Remote Sensing of Volcanoes Using Smart Sensing Technology

Hosted By: Environmental Sensing Technical Group

17 January 2018, 10:00 - 11:00 - Eastern Time (US & Canada) (UTC - 05:00)

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Remote sensing is a powerful tool for unraveling a wide range of environmental research problems. Within this, spectroscopy and imaging are ubiquitously applied to measuring the release of gases from a number of sources in order to monitor pollution levels. In the case of volcanoes, they can be used to scrutinize underground conditions with the measurements being performed from a safe vantage point.

In this webinar hosted by the OSA Environmental Sensing Technical Group, Dr. Andrew McGonigle from the University of Sheffield will present a number of approaches for environmental sensing, particularly based on adapted smartphone technology, and their application in science, especially in a volcanic context. The webinar will discuss the application of this novel technology, which is enabling far better resolution of volcanic behavior than what has been previously available to us.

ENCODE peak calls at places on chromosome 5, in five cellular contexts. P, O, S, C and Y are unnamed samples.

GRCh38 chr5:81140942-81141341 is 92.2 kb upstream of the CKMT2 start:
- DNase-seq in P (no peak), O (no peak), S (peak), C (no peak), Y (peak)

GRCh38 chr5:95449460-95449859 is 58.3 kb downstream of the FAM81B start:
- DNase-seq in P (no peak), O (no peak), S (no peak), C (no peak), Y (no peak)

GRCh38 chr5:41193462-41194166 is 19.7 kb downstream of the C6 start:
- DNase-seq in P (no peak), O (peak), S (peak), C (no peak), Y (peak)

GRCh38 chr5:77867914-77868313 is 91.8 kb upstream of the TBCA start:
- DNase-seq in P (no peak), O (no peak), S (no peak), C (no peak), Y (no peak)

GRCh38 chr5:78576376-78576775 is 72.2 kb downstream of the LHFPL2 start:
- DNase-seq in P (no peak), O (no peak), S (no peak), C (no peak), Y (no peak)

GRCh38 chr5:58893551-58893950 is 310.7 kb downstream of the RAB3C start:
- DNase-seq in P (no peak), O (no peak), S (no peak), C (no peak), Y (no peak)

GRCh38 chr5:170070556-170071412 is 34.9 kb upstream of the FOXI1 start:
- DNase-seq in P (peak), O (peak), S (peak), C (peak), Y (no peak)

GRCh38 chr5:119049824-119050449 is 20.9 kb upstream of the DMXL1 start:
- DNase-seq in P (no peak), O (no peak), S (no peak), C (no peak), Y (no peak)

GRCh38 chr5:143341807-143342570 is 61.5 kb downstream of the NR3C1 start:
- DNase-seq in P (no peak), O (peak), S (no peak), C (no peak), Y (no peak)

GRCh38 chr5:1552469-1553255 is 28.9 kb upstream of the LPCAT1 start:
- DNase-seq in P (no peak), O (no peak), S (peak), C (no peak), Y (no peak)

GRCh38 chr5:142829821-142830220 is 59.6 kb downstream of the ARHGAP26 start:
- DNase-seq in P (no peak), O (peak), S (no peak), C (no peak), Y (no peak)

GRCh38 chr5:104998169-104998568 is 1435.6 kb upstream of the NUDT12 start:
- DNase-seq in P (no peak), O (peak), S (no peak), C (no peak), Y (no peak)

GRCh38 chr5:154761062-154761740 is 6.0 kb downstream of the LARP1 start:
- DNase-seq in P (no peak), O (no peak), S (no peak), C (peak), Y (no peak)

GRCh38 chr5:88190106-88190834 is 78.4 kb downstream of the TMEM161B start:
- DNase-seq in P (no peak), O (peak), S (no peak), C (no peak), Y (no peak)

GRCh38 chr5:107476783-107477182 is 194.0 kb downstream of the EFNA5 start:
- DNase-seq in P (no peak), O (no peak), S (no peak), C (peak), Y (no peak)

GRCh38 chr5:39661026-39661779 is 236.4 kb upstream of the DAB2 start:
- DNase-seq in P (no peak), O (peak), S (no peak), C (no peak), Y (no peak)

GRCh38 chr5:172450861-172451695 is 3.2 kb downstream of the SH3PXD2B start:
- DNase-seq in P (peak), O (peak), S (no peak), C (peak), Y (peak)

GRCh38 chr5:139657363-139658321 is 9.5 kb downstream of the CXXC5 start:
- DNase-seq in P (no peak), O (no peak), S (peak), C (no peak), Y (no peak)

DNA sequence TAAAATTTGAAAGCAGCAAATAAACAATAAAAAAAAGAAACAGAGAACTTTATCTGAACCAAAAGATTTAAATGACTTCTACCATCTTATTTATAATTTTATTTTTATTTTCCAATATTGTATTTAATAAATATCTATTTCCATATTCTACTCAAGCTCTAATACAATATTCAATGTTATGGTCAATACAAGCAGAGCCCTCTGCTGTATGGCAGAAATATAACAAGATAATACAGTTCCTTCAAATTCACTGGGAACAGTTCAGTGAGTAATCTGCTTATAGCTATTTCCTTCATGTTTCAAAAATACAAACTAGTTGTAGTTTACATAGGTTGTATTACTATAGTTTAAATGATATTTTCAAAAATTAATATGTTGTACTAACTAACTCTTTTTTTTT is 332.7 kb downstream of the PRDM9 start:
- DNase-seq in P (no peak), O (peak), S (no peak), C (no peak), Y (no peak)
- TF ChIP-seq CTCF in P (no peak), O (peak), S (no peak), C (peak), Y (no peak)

What You Will Learn:

This webinar will provide an insight into new low cost technologies which are being applied in a variety of environmental, particularly volcanic research problems.

Who Should Attend:

This will be of interest to those who are focused on the use of novel low cost sensors for monitoring in a variety of environmental research areas



Dr. Andrew McGoingle, University of Sheffield

Andrew McGonigle is an environmental scientist with broad research interests in the areas of development and application of remote sensing techniques for environmental, particularly volcanic, remote sensing, for which he was named a Laureate in the 2008 Rolex Awards for Enterprise competition.

Andrew has an MSci degree in Theoretical Physics from the University of St. Andrews and a DPhil in Laser Physics from the University of Oxford. He then held a NERC Post-Doctoral Research Fellowship in the Department of Geography at the University of Cambridge before moving to Sheffield in 2005 as a RCUK Academic Fellow, where currently he is a Reader in Volcano Remote Sensing.